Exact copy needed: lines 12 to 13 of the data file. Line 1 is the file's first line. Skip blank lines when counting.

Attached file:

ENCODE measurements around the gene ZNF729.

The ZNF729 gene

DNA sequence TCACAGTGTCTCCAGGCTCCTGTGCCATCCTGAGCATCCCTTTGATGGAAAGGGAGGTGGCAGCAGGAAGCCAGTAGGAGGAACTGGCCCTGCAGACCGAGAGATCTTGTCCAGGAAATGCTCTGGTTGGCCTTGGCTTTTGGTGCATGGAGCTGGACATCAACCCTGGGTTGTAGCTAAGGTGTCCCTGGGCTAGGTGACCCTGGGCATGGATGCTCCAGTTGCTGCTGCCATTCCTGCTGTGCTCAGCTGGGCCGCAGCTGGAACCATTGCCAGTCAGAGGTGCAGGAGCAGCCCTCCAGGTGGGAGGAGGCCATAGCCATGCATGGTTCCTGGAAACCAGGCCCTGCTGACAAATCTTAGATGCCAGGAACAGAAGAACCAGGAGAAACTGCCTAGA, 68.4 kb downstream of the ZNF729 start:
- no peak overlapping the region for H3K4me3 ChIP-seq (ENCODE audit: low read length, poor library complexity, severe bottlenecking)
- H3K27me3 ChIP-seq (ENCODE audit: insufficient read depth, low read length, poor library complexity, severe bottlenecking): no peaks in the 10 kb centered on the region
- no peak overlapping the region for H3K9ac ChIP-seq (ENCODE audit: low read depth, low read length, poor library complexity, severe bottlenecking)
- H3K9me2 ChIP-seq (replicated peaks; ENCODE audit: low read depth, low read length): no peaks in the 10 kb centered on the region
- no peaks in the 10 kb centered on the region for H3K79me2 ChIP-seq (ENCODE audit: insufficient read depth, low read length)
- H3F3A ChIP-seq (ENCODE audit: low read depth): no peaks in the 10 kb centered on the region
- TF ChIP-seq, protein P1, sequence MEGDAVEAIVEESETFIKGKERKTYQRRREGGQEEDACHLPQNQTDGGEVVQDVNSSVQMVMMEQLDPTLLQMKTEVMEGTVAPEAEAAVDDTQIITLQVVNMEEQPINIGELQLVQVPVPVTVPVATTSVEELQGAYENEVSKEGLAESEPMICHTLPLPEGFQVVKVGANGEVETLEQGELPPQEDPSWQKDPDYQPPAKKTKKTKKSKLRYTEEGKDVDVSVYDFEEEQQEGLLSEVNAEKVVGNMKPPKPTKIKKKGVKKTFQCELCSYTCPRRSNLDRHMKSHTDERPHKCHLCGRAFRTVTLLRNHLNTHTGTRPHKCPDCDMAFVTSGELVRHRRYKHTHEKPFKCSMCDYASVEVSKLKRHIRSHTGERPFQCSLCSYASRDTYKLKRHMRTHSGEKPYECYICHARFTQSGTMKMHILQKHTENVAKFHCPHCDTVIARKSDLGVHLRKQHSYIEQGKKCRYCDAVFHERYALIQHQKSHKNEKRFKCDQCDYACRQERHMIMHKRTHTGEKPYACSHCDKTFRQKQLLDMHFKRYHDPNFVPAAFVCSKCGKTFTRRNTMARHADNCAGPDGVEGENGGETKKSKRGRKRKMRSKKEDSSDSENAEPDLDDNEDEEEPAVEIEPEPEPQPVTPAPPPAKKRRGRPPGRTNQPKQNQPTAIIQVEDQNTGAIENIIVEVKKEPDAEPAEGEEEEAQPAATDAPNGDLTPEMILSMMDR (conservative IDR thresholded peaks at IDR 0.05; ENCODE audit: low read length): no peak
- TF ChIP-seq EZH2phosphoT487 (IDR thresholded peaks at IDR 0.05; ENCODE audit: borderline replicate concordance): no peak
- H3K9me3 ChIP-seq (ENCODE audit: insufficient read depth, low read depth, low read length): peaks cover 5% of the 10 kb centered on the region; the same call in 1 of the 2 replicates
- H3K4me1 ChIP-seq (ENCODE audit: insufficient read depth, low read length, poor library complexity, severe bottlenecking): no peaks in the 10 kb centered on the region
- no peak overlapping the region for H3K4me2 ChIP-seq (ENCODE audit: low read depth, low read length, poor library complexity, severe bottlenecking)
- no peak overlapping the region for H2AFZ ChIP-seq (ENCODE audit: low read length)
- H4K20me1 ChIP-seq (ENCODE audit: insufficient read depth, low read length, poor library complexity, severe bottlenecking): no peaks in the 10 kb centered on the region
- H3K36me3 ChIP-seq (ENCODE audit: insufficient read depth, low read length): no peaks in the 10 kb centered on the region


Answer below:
- H3K9me3 ChIP-seq (ENCODE audit: insufficient read depth, low read depth, low read length): peaks cover 5% of the 10 kb centered on the region; the same call in 1 of the 2 replicates
- H3K4me1 ChIP-seq (ENCODE audit: insufficient read depth, low read length, poor library complexity, severe bottlenecking): no peaks in the 10 kb centered on the region